Tuesday, February 16, 2010

A farmer praises the Thread Trail

The Observer News Enterprise in Newton (outside Hickory, in Catawba County) has an interesting interview with a farmer who's a fan of the planned Carolina Thread Trail.

Stanly Stewart, who's been a grain farmer for 35 years, says some farmers worry that a trail near or on their land would bring litter and vagrants.

But Stewart says, public trails aren't the big threat to farmers: "The major threat to farming is unbridled development,” he said. He's right. Suburban sprawl and even rural sprawl are eating away at this region's last farmland – ironic in an era when so many people are rediscovering the importance of locally grown foods and meat.

He has experience that proves his point. Stewart’s family owns land around Murray’s Mill, the article reports. It says, "They decided to build trails around the land for people to enjoy the property. Since the area was opened to the public, the amount of trash has greatly decreased. Stewart attributes the decrease to the public’s renewed interest in the land around the trails.
“When you light up an area, the dark goes away,” he said."

The Thread Trail is a plan for a connecting network of trails throughout the Charlotte region. Each community gets to plan where the trails would go. No land would be taken by eminent domain. In Charlotte, a small portion runs alongside Little Sugar Creek, through Freedom Park. Someday, if all goes well, you could walk from uptown Charlotte to South Carolina, or to Crowders and Kings Mountain.


Anonymous said...
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Bill said...

Yea, who needs more open spaces? Only liberal states are concerned about nature and sissy stuff like that. Only granola chomping, hippie freaks want to walk.

We need more subdivisions and Walmarts. I want more Waffle Houses and neighborhoods without those socialistic sidewalks.

Anonymous said...

Gosh, folks, my young grandaughter just got to ride her horse on her first trail. Our area is being covered by sub-divisions and she has had fewer and fewer places to ride. Now she and her friend hope to ride for miles without fences or cars scaring their horses. She is so excited about the Carolina Thread Trail she can't wait and her brother who is an Eagle Scout has been working for a year on part of the trail. Folks, my family has been in the Carolinas for generations dirt farming and I am so happy my grandchildren have a way to see the land and lakes like I did years ago...quiet, peaceful and without houses and fences.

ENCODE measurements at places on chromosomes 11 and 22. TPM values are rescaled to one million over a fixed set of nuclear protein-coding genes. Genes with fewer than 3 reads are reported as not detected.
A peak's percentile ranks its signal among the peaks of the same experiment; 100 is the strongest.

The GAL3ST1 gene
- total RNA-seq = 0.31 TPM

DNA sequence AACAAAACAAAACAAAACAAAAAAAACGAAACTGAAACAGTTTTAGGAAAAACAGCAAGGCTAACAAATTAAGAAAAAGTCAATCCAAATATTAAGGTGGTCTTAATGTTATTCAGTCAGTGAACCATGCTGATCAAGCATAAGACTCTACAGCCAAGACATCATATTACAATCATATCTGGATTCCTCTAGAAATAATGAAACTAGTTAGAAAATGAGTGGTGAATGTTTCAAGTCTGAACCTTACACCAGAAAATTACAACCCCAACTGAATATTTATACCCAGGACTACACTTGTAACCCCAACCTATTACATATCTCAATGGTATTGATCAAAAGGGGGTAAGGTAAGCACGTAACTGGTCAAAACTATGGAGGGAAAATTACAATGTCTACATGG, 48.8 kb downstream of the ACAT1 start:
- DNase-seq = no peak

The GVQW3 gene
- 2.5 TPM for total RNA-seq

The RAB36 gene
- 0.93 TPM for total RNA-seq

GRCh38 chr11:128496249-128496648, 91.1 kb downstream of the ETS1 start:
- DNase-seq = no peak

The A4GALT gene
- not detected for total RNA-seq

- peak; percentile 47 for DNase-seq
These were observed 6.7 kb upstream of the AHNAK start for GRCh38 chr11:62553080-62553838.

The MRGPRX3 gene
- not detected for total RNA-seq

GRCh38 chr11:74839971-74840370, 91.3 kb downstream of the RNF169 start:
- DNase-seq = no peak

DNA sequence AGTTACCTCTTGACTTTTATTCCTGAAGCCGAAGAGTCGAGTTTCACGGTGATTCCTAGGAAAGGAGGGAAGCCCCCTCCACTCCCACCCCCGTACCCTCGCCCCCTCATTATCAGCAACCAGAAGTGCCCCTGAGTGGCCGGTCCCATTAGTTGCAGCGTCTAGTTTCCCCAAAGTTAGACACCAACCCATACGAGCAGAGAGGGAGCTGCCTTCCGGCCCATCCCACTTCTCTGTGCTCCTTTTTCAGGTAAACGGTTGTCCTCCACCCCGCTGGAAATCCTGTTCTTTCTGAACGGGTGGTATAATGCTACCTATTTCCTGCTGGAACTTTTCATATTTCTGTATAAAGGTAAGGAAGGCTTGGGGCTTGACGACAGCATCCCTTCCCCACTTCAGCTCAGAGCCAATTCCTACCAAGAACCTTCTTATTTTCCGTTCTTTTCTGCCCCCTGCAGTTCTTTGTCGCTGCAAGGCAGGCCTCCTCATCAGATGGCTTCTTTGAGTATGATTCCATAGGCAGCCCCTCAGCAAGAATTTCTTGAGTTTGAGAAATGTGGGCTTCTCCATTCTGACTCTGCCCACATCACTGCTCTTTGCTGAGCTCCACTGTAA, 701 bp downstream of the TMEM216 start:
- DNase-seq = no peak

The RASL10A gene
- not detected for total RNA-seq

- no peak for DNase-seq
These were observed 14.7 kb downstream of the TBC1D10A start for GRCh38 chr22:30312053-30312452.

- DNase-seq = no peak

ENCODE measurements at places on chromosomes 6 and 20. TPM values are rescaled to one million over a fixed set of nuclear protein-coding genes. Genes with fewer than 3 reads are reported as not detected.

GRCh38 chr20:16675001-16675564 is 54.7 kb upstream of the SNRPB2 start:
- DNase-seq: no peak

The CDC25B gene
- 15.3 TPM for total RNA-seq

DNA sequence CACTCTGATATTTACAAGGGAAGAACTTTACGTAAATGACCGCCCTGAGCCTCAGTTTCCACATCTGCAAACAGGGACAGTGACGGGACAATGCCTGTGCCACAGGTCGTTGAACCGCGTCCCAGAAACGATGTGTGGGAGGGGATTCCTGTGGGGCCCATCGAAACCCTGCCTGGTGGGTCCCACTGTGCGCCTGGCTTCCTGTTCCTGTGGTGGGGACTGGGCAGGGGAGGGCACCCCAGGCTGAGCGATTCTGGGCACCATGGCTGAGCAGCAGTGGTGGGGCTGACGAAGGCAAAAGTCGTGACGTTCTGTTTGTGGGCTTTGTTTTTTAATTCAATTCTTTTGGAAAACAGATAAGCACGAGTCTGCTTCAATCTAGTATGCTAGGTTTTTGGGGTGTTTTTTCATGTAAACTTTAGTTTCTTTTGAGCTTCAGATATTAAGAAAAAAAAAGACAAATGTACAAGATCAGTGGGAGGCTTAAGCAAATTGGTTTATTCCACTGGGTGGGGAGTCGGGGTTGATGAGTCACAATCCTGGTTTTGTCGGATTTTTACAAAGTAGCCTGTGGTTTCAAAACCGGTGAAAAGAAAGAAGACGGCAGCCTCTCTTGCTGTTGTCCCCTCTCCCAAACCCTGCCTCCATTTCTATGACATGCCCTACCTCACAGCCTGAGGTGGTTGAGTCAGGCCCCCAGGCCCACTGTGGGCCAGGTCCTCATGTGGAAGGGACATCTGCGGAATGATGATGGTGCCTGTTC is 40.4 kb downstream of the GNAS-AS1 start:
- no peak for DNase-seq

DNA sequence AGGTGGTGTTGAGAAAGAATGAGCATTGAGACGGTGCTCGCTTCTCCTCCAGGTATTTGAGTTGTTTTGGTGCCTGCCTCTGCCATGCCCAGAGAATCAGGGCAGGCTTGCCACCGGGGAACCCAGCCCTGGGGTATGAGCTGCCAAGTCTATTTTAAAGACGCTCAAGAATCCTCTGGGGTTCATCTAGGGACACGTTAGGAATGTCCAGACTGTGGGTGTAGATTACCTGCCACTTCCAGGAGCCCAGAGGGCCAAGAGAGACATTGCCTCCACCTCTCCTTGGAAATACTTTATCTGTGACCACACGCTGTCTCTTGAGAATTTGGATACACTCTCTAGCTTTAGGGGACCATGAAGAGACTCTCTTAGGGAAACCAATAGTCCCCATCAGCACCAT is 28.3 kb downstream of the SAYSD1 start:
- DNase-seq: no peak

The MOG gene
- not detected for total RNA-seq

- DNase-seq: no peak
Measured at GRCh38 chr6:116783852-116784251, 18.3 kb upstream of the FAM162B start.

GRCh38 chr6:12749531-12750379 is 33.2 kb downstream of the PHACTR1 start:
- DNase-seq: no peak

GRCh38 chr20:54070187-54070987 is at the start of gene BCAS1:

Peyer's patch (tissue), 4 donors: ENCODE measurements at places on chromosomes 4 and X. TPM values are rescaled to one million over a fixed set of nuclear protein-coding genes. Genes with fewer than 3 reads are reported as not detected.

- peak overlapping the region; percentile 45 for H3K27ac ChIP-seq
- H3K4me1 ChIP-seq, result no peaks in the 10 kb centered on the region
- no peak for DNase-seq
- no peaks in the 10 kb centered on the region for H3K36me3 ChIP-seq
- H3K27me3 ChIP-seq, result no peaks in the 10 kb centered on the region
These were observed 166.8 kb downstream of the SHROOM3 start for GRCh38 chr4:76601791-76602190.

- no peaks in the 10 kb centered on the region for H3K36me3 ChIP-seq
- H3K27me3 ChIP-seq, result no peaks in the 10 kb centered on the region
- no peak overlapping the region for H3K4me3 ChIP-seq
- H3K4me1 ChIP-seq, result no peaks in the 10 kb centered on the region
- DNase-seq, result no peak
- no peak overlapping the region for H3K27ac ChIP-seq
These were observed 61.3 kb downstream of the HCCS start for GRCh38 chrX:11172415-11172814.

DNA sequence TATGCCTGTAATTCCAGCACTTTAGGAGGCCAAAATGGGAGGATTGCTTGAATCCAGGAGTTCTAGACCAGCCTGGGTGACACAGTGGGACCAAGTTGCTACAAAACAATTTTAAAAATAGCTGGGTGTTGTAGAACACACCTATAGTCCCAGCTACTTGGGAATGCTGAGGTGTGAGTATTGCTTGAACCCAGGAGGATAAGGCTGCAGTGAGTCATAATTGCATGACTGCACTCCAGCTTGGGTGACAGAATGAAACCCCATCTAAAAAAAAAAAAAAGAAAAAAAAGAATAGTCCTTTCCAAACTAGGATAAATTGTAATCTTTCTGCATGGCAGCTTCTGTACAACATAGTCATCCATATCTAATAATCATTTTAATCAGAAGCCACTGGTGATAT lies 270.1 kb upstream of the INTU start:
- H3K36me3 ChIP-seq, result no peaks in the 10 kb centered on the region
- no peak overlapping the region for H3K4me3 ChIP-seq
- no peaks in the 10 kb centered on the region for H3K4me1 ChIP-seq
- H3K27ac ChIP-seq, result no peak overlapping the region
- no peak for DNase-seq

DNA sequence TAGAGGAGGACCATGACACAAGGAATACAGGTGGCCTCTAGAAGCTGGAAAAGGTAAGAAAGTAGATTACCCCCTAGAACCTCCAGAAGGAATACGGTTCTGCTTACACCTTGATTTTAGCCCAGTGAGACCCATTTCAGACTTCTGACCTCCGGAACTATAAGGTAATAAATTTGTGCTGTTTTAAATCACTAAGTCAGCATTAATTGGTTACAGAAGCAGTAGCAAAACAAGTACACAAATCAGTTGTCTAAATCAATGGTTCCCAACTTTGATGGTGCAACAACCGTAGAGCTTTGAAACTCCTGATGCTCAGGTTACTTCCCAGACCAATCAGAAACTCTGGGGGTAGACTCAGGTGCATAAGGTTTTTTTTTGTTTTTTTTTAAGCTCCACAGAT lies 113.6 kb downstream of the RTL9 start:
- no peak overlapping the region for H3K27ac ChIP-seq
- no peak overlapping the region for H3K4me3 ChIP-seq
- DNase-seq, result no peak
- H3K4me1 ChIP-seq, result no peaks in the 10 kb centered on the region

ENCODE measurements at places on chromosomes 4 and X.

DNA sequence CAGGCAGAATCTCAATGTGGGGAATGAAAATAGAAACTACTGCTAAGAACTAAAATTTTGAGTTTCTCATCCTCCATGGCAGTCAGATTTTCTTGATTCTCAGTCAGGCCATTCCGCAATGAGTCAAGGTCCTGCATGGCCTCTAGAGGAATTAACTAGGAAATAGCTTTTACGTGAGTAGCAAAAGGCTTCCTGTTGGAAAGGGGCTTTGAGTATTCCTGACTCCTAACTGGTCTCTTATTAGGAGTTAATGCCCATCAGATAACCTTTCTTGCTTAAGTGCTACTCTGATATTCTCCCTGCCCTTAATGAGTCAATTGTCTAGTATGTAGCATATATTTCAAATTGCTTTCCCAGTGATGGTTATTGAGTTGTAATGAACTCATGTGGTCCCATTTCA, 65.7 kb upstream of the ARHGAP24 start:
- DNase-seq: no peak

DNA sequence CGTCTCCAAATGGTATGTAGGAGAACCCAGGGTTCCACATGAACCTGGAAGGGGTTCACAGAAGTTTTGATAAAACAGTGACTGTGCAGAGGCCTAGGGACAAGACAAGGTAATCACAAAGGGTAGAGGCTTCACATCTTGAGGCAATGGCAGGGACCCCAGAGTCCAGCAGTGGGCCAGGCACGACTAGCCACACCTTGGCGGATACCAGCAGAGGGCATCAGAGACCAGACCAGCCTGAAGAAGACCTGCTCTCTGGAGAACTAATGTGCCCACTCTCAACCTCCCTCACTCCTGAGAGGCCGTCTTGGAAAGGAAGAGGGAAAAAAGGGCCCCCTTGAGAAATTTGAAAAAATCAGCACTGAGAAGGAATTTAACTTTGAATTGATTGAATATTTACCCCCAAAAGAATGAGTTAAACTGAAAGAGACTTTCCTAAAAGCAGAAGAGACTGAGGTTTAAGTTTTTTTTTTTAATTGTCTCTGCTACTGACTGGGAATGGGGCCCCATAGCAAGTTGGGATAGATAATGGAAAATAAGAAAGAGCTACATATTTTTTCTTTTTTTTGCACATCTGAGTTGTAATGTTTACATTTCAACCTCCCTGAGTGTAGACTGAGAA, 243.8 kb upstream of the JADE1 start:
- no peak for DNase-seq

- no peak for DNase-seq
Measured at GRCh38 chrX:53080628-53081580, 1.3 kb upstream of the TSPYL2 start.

consultant said...
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Anonymous said...

I despise short sighted people.

Anonymous said...

Hmmm...I smell a socialist agenda here somewhere...somebody needs to get Glen Beck on this. Why, are we going to just sit back and continue collecting our unemployment checks while the socialists are stealing America right out from under our noses? The real America is a place where people like Beck (a high school drop out, recovering alcoholic, former stand-up comedian) can become seriously regarded as a scholar of American history and politics - not to mention oracle of truth and wisdom for millions of educated, thinking Americans - all in a span of just a few short years.

Anonymous said...

Interesting idea. I was thinking of something like this a few years ago as a way to create biking/hiking trails connecting each of the lower 48 states similar to the way the intercoastal waterway links the eastern seaboard states.

As a person who leans conservatively, this is a worthwhile endeavor. When I was contemplating my idea mentioned above, I was thinking what a great way to bicycle across the US without having to worry about traffic.

Its why I like Rails to Trails. In the spirit of Teddy Roosevelt, we need to do more conservation.

Hopefully, each community can agree on how to connetc the trails.